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Labor Market Segmentation Theory: Reconsidering the Evidence

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  • William T. Dickens
  • Kevin Lang

Abstract

We argue that Labor Market Segmentation theory is a good alternative to standard views of the labor market. Since it is sometimes argued that labor market segmentation theory is untestable, we first consider the uses of theory and the attributes of a good theory. We then argue that labor market segmentation has these attributes. It is internally consistent and is based on plausible assumptions about behavior and technology. More significantly, many of the predictions of the theory have been tested and confirmed. Further, from a dynamic view the theory has done quite well. When the theory has suggested new tests, far more often than not the predictions have been validated. Labor market segmentation theory has had to make little recourse to post-hoc explanations for unexpected empirical results. In contrast, human capital theory has required a series of post-hoc rationalizations to explain a large and growing body of empirical work motivated by the labor market segmentation perspective. Finally, we consider the implications of labor market segmentation theory for the practice of labor economics. We argue that further exploration of the implications of the theory for unemployment, trade. industrial policy and income distribution will provide useful insights and further tests of the theory.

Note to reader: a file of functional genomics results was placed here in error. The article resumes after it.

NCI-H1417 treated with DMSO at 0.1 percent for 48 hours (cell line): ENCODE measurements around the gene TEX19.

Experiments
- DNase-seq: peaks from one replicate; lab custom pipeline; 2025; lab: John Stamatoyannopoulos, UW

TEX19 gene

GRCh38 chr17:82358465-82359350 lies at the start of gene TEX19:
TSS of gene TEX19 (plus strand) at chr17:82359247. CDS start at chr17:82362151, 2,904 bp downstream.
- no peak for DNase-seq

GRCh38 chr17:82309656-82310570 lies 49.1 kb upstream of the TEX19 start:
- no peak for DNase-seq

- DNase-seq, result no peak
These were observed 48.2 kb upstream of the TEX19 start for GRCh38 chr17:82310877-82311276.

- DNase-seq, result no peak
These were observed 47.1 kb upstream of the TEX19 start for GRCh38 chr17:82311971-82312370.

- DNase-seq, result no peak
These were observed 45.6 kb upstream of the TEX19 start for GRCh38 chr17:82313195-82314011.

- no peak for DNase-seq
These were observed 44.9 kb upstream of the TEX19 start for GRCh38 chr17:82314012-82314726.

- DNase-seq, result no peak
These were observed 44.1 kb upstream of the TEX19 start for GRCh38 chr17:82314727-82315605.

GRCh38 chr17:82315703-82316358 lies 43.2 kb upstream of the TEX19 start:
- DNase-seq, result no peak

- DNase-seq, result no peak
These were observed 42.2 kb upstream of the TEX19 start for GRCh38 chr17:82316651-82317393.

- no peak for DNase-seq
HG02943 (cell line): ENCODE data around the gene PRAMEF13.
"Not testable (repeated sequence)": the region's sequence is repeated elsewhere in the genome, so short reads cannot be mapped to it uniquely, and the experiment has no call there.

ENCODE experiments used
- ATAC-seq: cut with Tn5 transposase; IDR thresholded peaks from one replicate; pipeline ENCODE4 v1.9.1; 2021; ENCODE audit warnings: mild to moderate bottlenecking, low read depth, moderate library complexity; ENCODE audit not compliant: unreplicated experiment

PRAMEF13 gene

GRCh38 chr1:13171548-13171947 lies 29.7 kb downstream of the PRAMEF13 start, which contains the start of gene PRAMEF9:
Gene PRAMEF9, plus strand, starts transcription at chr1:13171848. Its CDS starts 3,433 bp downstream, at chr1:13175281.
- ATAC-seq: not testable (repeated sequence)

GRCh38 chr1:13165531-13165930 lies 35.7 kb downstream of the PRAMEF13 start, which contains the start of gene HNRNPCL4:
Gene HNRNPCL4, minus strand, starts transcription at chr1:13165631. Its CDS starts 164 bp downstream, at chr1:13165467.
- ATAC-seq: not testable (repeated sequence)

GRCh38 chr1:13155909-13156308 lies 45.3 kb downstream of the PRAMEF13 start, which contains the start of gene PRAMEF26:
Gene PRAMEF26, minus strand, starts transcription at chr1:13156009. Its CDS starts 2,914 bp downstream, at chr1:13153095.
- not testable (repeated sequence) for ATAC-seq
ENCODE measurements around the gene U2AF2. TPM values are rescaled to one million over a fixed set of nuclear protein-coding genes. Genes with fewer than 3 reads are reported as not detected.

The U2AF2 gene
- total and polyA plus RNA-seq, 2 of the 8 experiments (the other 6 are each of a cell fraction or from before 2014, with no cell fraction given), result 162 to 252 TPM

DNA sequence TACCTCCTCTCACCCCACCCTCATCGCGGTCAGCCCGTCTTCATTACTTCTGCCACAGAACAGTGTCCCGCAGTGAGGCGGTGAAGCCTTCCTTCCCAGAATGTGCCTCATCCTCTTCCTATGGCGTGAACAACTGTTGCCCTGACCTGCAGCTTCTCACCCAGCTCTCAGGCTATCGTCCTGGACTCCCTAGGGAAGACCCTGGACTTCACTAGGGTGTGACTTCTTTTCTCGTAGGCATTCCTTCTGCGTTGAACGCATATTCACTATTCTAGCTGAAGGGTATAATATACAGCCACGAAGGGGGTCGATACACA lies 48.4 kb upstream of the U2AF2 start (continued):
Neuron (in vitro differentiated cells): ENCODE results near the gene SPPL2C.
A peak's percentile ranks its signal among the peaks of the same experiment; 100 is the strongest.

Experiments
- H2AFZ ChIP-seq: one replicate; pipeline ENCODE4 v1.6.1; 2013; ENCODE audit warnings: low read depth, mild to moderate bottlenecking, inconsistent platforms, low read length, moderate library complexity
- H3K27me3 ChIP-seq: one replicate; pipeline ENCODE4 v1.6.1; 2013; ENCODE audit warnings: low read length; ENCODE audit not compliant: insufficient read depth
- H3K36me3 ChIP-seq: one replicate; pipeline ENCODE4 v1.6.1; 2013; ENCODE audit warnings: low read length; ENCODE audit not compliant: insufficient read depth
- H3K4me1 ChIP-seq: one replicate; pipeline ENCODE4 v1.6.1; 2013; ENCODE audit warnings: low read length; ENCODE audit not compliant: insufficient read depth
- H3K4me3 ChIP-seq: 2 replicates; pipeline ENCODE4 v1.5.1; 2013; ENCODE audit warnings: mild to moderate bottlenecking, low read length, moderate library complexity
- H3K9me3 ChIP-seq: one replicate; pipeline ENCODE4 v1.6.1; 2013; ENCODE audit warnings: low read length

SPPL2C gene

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Bibliographic Info

Paper provided by National Bureau of Economic Research, Inc in its series NBER Working Papers with number 4087.